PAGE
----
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Memo to Levy: Money's No Cure-All


Memo to Levy: Money's No Cure-All

Sol Stern, Sol Stern April 16, 2000
EducationPre K-12

Interim Schools Chancellor Harold Levy deserves atleast two cheers, and maybe more.

At the annual Principal for a Day town hall meeting the other night, our likely next permanent chancellor was discussing the problems of the public schools in business terminology that even the many prominent corporate executives in the audience had never dared use. At an event that in the past has ended up as a political rally and booster session for the public school system, Levy finally acknowledged that the system is dysfunctional and needs drastic change.

Levy, formerly an executive at CitiGroup, said school officials had to start thinking of students, parents and teachers as clients. He likened Board of Education bureaucrats to back office staff who should be supporting individual schools rather than trying to micromanage them.

One of the principals for a day complained that Bronx High School of Science alumni weren't allowed to purchase new seats for the school's auditorium because of an obscure Board regulation. Levy replied that if such an insane rule did exist, it was now rescinded. He said his lawyers were poring over the board regulations with an eye toward throwing out many similar insanities.

Levy's candor and openness are a breath of fresh air.

Unfortunately, he also seems addicted to the idea that the city's school system is so grossly underfunded that any structural reforms he manages to accomplish will be limited in their impact. Levy certainly has good cause to press for a much fairer share of the state's education aid. But the reality is that he has $11 billion to spend on the schools. That's more real dollars per child than any of his predecessors had. Properly managed, it ought to be enough to provide a decent education for every child in the city.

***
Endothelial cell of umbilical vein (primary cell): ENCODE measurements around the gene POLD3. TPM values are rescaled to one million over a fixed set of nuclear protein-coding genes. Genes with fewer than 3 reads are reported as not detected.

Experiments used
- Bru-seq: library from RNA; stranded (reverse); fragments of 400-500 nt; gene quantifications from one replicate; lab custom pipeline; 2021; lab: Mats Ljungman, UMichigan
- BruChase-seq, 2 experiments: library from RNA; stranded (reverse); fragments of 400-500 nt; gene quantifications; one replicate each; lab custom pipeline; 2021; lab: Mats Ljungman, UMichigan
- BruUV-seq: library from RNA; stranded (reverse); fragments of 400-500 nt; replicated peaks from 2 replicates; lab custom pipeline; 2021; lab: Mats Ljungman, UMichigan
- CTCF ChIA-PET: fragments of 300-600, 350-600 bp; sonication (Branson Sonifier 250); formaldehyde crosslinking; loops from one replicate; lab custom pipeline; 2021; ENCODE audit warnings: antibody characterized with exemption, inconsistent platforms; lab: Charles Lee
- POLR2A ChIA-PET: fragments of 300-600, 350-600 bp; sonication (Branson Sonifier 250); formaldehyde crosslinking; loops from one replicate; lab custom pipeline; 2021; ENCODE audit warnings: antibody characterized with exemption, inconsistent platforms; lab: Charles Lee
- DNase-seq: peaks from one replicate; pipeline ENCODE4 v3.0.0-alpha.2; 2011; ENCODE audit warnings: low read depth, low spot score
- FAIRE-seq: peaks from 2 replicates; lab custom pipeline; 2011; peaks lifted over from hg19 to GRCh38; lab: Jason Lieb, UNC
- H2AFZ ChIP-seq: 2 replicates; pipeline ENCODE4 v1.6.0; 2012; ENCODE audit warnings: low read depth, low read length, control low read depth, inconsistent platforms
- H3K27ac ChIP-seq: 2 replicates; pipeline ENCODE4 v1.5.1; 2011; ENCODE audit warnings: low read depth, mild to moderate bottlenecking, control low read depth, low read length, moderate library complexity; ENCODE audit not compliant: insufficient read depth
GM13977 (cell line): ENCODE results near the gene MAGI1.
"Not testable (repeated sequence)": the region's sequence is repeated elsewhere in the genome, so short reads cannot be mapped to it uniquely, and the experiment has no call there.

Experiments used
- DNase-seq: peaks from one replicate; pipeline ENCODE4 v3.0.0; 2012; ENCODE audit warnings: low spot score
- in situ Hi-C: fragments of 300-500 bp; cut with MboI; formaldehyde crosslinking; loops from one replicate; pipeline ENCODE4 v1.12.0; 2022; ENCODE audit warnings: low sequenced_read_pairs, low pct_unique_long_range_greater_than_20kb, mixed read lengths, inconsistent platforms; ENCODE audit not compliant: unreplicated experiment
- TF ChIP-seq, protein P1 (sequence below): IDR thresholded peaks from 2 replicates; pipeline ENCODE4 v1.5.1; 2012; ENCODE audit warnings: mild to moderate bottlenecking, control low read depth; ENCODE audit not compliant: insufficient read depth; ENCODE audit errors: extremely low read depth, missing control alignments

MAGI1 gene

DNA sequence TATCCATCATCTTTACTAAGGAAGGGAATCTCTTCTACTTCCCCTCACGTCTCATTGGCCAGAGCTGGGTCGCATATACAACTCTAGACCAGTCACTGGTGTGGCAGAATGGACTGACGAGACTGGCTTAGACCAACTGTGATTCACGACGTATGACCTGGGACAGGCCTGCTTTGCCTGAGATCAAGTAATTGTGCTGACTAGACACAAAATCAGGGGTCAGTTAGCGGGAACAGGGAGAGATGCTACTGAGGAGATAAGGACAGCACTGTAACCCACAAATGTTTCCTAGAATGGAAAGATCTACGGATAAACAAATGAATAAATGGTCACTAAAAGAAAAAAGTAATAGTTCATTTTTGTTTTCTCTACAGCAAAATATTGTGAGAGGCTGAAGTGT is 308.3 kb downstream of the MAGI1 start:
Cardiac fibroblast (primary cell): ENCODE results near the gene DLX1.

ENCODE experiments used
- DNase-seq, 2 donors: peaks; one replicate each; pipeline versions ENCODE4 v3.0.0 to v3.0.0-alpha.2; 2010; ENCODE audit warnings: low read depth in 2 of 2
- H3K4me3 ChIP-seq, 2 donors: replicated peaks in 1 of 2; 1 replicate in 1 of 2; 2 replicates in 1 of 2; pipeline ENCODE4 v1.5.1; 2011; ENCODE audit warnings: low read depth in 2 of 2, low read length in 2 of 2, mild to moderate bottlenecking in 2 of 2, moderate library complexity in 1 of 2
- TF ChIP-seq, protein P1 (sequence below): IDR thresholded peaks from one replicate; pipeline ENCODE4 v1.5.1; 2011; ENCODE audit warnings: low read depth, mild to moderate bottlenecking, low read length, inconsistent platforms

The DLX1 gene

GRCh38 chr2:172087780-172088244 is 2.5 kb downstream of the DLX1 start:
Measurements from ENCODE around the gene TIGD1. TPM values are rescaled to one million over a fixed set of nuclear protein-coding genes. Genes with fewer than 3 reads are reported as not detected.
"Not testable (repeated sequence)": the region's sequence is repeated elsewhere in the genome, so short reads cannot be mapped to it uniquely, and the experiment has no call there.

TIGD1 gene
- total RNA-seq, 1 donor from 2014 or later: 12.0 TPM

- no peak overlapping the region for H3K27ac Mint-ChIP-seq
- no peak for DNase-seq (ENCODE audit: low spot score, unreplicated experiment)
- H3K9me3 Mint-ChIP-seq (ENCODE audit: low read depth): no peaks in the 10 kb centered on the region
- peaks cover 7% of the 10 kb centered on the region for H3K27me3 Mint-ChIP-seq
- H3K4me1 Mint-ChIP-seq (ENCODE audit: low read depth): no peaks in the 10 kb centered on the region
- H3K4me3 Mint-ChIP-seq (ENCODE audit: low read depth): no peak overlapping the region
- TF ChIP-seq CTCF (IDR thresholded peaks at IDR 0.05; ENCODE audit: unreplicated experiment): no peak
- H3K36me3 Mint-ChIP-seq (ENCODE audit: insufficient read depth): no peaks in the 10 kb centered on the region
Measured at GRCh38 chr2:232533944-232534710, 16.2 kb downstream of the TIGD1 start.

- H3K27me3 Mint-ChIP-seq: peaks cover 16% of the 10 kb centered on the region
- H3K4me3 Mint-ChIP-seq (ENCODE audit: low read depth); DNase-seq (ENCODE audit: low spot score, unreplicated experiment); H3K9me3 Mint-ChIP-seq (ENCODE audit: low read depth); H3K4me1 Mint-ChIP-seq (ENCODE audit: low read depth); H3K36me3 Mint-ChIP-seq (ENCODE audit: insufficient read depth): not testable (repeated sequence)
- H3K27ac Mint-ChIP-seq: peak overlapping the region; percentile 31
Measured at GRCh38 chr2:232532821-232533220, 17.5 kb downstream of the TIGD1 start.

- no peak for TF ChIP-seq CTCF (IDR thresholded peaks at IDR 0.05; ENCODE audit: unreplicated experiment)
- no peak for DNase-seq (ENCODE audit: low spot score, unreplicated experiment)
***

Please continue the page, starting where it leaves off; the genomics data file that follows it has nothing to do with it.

I know it's enough because of what I saw as principal for a day at Frederick Douglass Academy, a combination junior and senior high school at Adam Clayton Blvd. and 149th St. in Harlem. It's a remarkable school that dispels two myths about urban public education — the "not enough money" myth and the "black kids can't compete" myth.

Coming mostly from the nearby mean streets, 98% of Frederick Douglass students graduate with a Regents diploma, and 95% go on to college. A recent Newsweek magazine survey listed Frederick Douglass Academy as one of the top public schools in the country, based on the number of advanced placement courses it offers and the students' grades on the AP tests.

Yet Frederick Douglass gets even less money from the Board of Education than many other schools in the neighborhood that have been officially designated as failing, and which therefore qualify for extra resources.

What's the secret of Frederick Douglass' success? A partial answer is that the adults who run the place have constituted themselves as a separate republic of school reform.

Principal Gregory Hodge didn't wait for a chancellor to relieve his school of those onerous board regulations. Wherever possible, he ignores them. And the staff at Frederick Douglass has voluntarily decided that they aren't going to work to the rhythms of the teachers contract.

Instead of work rules, the administrators and staff are guided by the interests of the students. That's why almost no teacher walks out the door at 3 p.m. and why the AP physics teacher is going to be in the building for four days during the spring recess to help his students prepare for the AP test.

Money always helps. But as Levy might learn on a visit to Frederick Douglass Academy, breaking the chains of regulations and work rules is even more liberating for schools.